Two superimposed mechanisms increase cytoplasmic calcium levels around wounds Laser wounds generate complex yet reproducible patterns of increased cytoplasmic calcium, and the complexity of this pattern has undoubtedly made it difficult to unravel its underlying mechanisms. Within the first ~90 s after wounding, two mechanisms drive the increase of calcium, and the complexity is generated by the temporal and spatial superimposition of these two mechanisms. Previously, it was reported that a different type of cellular damage initiates a different mechanism for increasing cytoplasmic calcium. In that report, wound-induced microtears were identified in the plasma membranes of surviving cells, and these microtears provided an entry for extracellular calcium to flood into the cytoplasm and then flow out to neighboring undamaged cells via gap junctions. This direct entry of calcium through damaged plasma membranes is evident within milliseconds after wounding. In this report we describe a second mechanism that extends to more distal cells, initiated by cell lysis at wounding. The dynamics of protease release from lysed cells, along with the gradual accumulation of active Gbp and its rapid diffusion, all contribute to the appearance of this distal calcium response 45-75 s after wounding. The earliest and closest cells to be activated by Mthl10/Gbp signaling cannot be identified visually because the initial flood of calcium through microtears takes time to subside (O'Connor, 2021).

    Three tools allowed deciphering od these superimposed mechanisms. The first tool was the laser itself, which generates a highly stereotyped pattern of damage within a circular wound bed. Although cell lysis and plasma membrane damage are features of nearly every wound, their reproducible pattern in a laser wound allowed distinguishing the signaling mechanisms each type of damage potentiated. The second tool was a spatiotemporal analytical framework to measure radius over time, which clearly identified two peaks, the first induced by microtears and the second induced by cell lysis. The third tool was experimental, using RNAi-knockdown of genes in a limited region and comparing it with an internal control. The ability to identify asymmetry between the control and experimental sides of wounds allowed bypassing of concerns about variable wound sizes, which otherwise would have made it difficult to recognize patterns and interpret data. Complex overlapping patterns may have obscured the mechanisms upstream of wound-induced calcium in other systems as well as the current one (O'Connor, 2021).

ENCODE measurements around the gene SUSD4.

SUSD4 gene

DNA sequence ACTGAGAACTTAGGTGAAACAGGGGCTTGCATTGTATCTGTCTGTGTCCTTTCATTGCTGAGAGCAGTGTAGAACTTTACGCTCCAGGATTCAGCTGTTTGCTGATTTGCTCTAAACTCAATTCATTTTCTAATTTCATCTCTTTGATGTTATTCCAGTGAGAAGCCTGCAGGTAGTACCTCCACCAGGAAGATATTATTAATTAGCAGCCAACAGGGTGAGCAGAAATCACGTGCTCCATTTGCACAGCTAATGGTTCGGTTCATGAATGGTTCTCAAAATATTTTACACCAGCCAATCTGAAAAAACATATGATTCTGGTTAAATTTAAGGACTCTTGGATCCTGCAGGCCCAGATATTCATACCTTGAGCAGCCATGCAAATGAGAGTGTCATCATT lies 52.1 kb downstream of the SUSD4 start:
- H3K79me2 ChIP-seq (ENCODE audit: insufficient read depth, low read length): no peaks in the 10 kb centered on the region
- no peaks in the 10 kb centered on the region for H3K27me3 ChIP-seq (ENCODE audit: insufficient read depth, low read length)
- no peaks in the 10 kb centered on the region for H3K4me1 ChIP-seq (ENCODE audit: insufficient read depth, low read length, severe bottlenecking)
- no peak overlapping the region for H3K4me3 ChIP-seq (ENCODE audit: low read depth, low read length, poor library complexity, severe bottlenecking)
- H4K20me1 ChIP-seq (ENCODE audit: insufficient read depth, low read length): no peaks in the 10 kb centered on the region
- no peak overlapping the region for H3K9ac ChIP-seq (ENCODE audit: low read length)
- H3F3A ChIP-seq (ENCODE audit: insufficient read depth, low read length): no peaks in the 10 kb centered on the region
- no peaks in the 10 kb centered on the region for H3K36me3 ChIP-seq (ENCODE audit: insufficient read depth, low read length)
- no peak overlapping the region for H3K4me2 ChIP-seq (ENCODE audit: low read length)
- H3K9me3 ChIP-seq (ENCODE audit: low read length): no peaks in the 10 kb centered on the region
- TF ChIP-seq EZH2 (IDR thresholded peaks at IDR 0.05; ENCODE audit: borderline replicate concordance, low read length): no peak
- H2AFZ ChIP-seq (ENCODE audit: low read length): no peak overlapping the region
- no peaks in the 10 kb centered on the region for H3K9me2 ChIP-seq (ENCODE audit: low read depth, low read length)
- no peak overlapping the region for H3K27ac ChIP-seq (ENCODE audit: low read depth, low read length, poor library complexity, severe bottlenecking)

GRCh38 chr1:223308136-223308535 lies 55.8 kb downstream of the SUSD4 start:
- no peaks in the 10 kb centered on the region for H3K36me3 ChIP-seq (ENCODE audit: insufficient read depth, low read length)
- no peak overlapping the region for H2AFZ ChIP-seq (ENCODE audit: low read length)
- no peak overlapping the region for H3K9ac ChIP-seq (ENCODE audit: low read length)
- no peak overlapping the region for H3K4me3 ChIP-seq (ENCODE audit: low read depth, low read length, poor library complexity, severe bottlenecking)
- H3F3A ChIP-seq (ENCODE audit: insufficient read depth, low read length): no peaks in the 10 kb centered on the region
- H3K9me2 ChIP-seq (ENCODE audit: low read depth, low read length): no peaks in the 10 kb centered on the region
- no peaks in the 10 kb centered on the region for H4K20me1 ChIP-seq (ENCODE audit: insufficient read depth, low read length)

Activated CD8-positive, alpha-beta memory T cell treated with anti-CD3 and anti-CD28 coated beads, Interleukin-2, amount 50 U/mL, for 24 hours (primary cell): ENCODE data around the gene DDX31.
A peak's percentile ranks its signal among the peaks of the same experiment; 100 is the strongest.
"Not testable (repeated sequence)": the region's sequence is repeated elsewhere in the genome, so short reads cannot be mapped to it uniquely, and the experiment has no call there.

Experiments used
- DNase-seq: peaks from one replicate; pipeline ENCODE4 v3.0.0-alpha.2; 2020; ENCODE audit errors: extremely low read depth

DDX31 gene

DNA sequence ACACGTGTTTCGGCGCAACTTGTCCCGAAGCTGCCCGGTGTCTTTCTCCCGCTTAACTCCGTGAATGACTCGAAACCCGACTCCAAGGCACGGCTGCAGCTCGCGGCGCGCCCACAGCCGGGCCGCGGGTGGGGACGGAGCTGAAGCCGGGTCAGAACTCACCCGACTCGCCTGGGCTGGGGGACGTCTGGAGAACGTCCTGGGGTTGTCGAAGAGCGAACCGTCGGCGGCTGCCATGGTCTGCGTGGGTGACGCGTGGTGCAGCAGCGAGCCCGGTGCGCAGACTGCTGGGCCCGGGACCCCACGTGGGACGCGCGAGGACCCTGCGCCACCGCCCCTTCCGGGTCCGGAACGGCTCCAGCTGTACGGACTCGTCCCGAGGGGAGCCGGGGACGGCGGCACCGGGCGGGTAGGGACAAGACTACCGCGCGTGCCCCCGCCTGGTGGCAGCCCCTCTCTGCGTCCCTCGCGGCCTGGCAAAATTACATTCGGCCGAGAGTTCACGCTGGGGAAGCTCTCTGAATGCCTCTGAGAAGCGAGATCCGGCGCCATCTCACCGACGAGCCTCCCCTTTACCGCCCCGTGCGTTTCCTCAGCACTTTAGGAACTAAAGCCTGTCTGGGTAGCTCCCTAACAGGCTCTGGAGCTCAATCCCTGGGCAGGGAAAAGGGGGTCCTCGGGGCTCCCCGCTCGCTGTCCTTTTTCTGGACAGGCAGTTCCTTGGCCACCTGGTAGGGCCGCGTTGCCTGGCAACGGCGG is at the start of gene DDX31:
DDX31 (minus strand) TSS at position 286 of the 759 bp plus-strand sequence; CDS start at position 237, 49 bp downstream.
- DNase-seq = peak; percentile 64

Previous studies identified other molecules and phenomena upstream of wound-induced calcium. Studies in cell culture found that wound-generated cell lysis releases ATP, which diffuses extracellularly to bind to purinergic receptors and activate calcium release from intracellular stores. Although reproducible in many types of cultured cells, there has been little evidence to support ATP signaling from lytic cells in vivo, likely because extracellular ATP is rapidly hydrolyzed by nucleotidases in vivo. Interestingly, ATP does appear to signal damage and promote motility in response to injuries associated with cell swelling in zebrafish, animals that inhabit a hypotonic aqueous environment; however, even in this wounding paradigm, ATP does not signal from lytic cells at an appreciable level. No evidence was found for ATP signaling upstream of calcium in the wounding experiments, as knockdown of the only fly adenosine receptor did not alter the calcium pattern around wounds (O'Connor, 2021).

    Some in vivo studies have implicated a TrpM ion channel upstream of calcium release. This role of TrpM was first identified in laser-wounding studies of the C. elegans hypodermis, a giant syncytial cell where great overlap in the spatial extent of microtear-initiated calcium, which would diffuse quickly throughout a syncytium, and receptor-mediated calcium released from the ER would be expected. In the hypodermis, loss of TrpM reduced by half the intensity of wound-induced calcium signaling, but without spatial and temporal analysis, the exact contribution of TrpM is not known. In the Drosophila notum, a previous study identified TrpM as a regulator of wound-induced actin remodeling, and a slight reduction in wound-induced calcium intensity over time was noted in TrpM knockdowns. In contrast, this study did not observe any change in the spatial or temporal aspects of the calcium response in TrpM knockdown cells compared with the internal control, and given wound-to-wound variability, it would have been hard to identify a small effect without an internal control. A study in the fly embryo determined that wound-induced calcium originates from both the external environment and internal stores, suggesting to that two superimposed calcium response mechanisms may have been at play in these experiments. That study found when TrpM was knocked down, calcium intensity was reduced by half, but again without spatial and temporal analysis or an internal control, it is difficult to know what pathway TrpM regulates. Tissue mechanics are upstream of increases in cytoplasmic calcium in a non-wounding context. Several labs have reported calcium flashes and waves in unwounded wing discs, dissected from larvae and cultured ex vivo. Cell and organ culture requires serum to support metabolism outside the organism, and in fly culture, this 'serum' is generated by grinding whole adult flies and collecting the supernatant. Because such serum would undoubtedly contain secreted signals from wounded cells, calcium signaling in wing discs ex vivo is probably a wound response; indeed, it was founs to be transduced by the same mechanism as wound signals, requiring protease, Gbps, and Mthl10. One aspect of calcium signaling in wing discs that we have not tested in our wounding model, however, is the role of mechanical tension. In carefully controlled mechanical experiments, fly serum was found to induce calcium flashes in wing discs specifically on the release of mechanical compression, indicating that tension is a requirement for calcium signaling in these wing discs. It is interesting to consider the TrpM results in light of these mechanical studies, as some TrpM channels can be mechanosensitive. Together, these data suggest that there may be a role for mechanical tension in wound-induced calcium responses (O'Connor, 2021).